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DIY I.H. basic Wiring Clarification request

Mono Loco

Legalization Pending!
Southern New England
Hi, all.

VAS is some sort of complex exponential phenomenon. Currently, my addiction is centering around I.H.s. I have an SKJ Dental Heater and it works pretty well, albeit a bit slow and cumbersome ... but gives good results. I'm on Pipes' list - wanna' get both his PSM and his Caldron ... just to have them in my collection, as they are classics that, IMHO, deserve a place in any worth I.H. "collection". I also will be getting his B.B. module ... might as well! I also have an Alpine 2020 on its way (well ... we hope!) because it looks so sleek and the price was right (with the Pre-order and coupon back-to-back). I do intend to get a Flix, also ... at some point. BUT ... I also want to make my own. I can solder and I can screw things together (I can also screw thing up!). I have a couple of Questions and would like some basic answers, if possible (trying to avoid overly-technical, explanatory, instructional essays). All the questions pertain to desktop units, not interested in portable units at this time.

Q1: From what I've read, MOSFET boards are only required to give some protection to low-amperage-rated switches, such as the mini tactile switches that are used in the bottom of the heating chamber ... if a larger, higher-Amperage-rated momentary switch that is mounted on the chassis/enclosure is used, a MOSFET is not required. As long as the switch is rated for more Amps than the power supply, there is no need to protect the switch and therefore no need for a MOSFET, right? If I am using an 8A power supply, a 10A switch should suffice, right? (someone posted that a 20A switch should be used if no MOSFET is in-line). Sooooo ... even if a MOSFET is not "required" when using a capable switch, would a MOSFET still be "recommended" (advised) to give any additional potential longevity to the device?

Q2: If a MOSFET's main purpose is to protect the switch, it seems logical, to me, that the MOSFET would be placed between the Power Supply and the Switch ...flow of power would be from Power Supply>MOSFET>Switch>Heater. If so, the Power would go into the Vin of the MOSFET and the switch would be powered from the Vout of the MOSFET. Indeed, this is what I see in most on-line schematics that are posted by various users on Reddit's I.H. group.

However, the schematic provided by VapOven (attached here) Mains-IH-with-MOSFET_VapOven.jpg)

feeds power to the switch from the Vin not from the Vout. To me, this would seem to defeat the purpose the the MOSFET as the switch will now be getting full direct power. Obviously, they feel this is the proper way. And, one particularly neat/tidy schematic posted on Reddit, by user "u/thisismytressact" (photo posted below), also has the power to the switch coming from the Vin side of the MOSFET ... in his "updated" schematic anyway. In his original schematic (also postedbelow), he had the power to the switch coming from the Vout of the MOSFET ... but he changed it. I am confused by his decision to make this change. I wonder if the author of this schematic (u/thisismytressact) is also a member here, on FC (?). I did ask him about his change, but I did not understand his reply (my fault, not his). I am hoping that some one here can clarify for me the differences between his two schematics. Both still have the power to the heater coming from the Vout of the MOSFET, but it's just the power to the switch that's different. Both he and VapOven seems to do if differently than the many other schematics I've seen shared by other builders (most are hand-sketched, not as nicely "drawn".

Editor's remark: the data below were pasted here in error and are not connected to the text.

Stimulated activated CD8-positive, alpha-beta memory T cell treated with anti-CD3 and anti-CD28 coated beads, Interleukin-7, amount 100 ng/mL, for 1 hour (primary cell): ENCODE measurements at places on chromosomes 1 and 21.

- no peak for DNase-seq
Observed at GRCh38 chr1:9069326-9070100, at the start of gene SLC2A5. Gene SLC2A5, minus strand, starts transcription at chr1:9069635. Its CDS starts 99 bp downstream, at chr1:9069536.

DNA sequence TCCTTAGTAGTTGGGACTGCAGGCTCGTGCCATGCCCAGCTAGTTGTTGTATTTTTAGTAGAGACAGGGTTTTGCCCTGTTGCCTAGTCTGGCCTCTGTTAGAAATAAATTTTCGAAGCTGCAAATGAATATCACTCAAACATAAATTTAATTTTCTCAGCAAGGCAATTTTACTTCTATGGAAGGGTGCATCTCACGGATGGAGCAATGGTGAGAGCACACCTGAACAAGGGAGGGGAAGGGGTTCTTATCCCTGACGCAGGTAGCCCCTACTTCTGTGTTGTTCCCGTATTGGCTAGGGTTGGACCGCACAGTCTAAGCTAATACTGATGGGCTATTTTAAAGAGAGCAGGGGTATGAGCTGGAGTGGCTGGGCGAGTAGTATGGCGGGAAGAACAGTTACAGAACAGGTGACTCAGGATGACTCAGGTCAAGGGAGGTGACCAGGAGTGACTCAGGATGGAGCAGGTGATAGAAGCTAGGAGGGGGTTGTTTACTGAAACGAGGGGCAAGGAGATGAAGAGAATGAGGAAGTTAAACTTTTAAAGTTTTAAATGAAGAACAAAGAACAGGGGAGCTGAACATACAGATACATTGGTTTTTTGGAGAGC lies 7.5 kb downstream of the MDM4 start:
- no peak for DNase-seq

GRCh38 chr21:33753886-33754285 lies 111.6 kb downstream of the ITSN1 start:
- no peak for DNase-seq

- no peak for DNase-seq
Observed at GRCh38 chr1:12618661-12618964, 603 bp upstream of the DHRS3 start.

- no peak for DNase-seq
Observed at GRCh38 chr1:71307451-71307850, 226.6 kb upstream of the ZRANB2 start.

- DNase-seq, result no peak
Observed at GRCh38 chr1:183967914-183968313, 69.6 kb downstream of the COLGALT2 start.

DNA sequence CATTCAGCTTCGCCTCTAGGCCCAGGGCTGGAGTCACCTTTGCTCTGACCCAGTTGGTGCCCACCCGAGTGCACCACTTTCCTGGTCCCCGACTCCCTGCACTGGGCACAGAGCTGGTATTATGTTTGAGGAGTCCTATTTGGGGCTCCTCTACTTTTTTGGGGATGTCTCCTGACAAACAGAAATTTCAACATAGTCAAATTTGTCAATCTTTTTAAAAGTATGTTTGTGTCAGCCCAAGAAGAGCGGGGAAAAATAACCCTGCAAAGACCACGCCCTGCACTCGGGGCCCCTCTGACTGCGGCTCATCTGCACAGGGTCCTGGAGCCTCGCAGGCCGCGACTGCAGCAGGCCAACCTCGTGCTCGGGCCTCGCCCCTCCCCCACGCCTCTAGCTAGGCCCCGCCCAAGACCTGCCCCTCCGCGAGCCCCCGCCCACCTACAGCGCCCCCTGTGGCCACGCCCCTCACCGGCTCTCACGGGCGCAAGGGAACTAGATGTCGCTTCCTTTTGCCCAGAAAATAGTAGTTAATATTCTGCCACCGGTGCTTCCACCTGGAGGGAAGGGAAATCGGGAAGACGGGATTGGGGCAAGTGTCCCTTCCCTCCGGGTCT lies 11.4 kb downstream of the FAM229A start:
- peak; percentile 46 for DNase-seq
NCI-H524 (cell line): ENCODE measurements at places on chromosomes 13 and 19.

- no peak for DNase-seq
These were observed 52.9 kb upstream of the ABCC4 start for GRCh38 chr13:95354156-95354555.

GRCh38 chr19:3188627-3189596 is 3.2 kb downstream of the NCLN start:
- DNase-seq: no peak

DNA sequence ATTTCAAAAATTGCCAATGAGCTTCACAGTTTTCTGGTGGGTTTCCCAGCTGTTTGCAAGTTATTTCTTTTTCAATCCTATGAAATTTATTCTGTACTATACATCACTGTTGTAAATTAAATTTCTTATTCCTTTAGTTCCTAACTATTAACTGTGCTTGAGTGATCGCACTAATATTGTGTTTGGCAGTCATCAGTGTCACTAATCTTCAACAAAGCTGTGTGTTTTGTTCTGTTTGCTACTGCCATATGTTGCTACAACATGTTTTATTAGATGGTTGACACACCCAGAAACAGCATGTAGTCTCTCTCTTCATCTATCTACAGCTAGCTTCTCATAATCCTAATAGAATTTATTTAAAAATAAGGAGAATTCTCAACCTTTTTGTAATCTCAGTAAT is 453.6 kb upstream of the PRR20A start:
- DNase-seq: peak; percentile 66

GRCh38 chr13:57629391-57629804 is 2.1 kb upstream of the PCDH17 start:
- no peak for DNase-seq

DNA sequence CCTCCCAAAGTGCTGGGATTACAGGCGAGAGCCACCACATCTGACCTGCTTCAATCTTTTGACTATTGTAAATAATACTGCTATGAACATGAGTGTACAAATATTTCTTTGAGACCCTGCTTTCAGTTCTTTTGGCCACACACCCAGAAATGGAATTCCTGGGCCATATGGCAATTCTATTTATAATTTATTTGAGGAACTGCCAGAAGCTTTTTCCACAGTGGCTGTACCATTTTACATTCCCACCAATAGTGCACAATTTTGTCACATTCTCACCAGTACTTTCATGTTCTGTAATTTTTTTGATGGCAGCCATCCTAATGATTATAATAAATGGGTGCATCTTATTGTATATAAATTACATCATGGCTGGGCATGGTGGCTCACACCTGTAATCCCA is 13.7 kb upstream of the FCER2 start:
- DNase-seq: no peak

Man, if I'm having this much trouble with a simple, basic desktop unit, I wonder how much hair pulling I'll be doing if I ever decide to tackle a battery-powered unit!?!?!?

Thanks, all!
Mono Loco,


Well-known Member
First of all, the MOSFET switch is redundant. Second of all, the positive trace on the MOSFET switch is a solid trace from the input to the output. Therefore your last two diagrams are identical. You will notice that a lot of these circuits 'switch' the negative side with FETs. Now I'll read your epic story. Looks like something I'd write with painful detail :cheers:

And you first question, yes, I can be fairly confident that you won't draw over 10 amps so you need a switch rated for 10 amps DC. The direct current does carry weight on switches.
The reason FET are rated higher is so they have less heat-rise from operation. This is normally done to eliminate the expense of passive or active cooling devices.

My only recommendation on the switch is make it momentary. Leaving power applied to the IH will make it hotter than hell. It runs a constant 10-15 watts when "idling".

If you want to use a simple switch as a fire trigger you can make a small change on the board to do this. Bascially, the positive power lead will remain on the IH directly. The circuit is isolated from negative through the FET, the same as the MOSFET switch does. You apply power to the positive input, and the FETs close (alternately), and the circuit is active. The only power through the physical switch will be to drive the FETS, which requires no current [FETs are voltage activated devices].

Happy to help with whatever circuit you wish to implement @Mono Loco . I've got it down to 'pretty damn simple' by now :clap:

In the USA and throughout time for us tinkerers and development engineers switch positive on DC circuits. Age old. Negative common and fused positive in. These IH circuits reverse that. Likely due to the nature of MOSFETs.
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